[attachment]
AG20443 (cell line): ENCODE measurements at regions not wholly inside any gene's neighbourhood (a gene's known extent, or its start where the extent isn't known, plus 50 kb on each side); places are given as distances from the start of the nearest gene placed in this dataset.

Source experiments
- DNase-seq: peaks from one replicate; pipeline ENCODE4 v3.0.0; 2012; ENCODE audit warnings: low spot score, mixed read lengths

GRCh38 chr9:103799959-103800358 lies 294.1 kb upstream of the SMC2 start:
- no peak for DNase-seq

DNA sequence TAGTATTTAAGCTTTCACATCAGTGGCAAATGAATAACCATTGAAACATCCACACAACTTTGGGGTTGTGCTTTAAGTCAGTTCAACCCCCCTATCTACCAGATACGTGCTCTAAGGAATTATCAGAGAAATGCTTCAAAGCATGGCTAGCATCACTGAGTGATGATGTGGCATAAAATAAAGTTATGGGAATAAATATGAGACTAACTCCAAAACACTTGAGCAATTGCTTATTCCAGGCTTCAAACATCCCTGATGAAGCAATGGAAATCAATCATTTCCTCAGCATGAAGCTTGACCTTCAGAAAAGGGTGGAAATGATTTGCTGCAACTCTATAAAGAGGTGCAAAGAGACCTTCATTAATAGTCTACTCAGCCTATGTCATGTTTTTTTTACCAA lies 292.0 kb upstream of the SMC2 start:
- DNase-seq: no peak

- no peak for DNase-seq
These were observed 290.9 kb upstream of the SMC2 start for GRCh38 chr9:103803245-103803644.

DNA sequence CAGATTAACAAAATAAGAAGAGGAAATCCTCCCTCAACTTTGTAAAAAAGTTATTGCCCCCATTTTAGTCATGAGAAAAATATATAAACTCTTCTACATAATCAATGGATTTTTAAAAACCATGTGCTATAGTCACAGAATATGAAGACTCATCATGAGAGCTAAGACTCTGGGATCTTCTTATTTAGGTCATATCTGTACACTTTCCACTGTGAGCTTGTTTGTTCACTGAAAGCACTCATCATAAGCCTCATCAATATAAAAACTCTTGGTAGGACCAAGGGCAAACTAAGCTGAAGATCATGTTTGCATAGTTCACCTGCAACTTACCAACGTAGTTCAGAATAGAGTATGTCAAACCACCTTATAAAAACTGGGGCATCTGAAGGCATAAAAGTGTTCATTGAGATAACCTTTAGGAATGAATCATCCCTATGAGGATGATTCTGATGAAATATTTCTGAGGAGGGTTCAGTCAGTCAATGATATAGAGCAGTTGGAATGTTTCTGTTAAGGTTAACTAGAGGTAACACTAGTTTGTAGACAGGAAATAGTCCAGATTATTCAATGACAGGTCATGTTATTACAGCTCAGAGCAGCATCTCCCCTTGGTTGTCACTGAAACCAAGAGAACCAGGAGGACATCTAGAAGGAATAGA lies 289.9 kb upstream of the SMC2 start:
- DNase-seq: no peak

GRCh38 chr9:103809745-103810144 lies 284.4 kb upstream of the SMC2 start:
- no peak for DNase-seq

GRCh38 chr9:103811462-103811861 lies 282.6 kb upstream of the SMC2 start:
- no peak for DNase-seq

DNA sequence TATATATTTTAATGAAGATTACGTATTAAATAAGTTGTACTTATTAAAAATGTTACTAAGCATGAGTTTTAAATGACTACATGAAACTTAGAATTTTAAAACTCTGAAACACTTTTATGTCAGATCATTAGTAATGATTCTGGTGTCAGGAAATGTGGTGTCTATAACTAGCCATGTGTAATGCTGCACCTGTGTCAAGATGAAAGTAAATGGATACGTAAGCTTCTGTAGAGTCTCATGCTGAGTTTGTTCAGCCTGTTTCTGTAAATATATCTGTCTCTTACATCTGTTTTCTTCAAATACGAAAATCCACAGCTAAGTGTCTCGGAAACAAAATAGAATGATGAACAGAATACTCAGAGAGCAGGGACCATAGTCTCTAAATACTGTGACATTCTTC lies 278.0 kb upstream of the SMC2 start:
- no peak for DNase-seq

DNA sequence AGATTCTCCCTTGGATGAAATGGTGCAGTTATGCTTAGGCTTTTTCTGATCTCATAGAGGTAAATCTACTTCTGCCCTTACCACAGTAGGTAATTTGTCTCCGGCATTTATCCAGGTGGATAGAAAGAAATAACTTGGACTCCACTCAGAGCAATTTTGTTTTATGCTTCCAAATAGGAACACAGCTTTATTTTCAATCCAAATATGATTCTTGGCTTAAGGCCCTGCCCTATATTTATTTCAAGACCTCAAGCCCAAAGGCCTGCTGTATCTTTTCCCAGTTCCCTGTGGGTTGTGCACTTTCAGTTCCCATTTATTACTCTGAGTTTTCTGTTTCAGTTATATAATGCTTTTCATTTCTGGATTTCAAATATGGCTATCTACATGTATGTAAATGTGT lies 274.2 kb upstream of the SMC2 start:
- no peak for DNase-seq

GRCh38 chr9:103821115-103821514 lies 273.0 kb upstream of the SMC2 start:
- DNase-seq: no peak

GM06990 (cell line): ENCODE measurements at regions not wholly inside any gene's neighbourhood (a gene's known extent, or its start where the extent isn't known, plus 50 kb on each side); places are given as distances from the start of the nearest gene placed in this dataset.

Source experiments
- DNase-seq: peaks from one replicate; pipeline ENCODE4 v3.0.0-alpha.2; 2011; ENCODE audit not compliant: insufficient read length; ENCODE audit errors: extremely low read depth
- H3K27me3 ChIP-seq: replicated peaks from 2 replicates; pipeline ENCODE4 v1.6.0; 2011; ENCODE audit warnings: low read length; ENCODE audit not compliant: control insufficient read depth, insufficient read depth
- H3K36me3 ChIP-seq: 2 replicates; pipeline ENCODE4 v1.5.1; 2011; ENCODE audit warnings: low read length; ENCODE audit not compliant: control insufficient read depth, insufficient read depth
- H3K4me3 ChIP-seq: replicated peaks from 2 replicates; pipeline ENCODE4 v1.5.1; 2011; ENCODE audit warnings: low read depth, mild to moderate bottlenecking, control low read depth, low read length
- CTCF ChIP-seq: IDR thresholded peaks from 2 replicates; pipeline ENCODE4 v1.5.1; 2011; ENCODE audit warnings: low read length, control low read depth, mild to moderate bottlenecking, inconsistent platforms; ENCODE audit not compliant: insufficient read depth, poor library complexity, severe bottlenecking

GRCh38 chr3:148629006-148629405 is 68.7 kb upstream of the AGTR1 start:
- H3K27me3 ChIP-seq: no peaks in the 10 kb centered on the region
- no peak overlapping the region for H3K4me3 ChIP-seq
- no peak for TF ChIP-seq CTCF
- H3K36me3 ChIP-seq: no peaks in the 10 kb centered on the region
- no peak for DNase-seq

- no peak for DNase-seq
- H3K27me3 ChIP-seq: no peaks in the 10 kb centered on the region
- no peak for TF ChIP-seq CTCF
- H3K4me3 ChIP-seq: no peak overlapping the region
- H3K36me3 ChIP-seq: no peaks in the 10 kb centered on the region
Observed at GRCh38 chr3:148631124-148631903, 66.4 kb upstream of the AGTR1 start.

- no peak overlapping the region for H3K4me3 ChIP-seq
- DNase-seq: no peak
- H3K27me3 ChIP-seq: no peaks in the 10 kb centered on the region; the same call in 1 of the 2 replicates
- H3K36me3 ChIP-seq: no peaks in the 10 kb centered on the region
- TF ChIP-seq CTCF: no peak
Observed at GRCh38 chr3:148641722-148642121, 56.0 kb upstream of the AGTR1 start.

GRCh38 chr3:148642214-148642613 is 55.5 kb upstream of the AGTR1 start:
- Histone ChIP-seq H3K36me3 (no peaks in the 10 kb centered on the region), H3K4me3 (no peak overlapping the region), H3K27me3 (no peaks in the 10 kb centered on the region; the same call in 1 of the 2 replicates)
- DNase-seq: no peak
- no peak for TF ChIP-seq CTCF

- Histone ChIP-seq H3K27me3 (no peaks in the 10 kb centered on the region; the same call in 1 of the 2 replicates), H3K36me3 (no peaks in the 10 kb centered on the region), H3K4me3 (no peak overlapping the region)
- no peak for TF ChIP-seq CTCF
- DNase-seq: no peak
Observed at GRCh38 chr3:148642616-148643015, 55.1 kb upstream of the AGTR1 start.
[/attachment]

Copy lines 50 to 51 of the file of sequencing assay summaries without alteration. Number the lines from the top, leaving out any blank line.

- no peak for TF ChIP-seq CTCF

- Histone ChIP-seq H3K27me3 (no peaks in the 10 kb centered on the region; the same call in 1 of the 2 replicates), H3K36me3 (no peaks in the 10 kb centered on the region), H3K4me3 (no peak overlapping the region)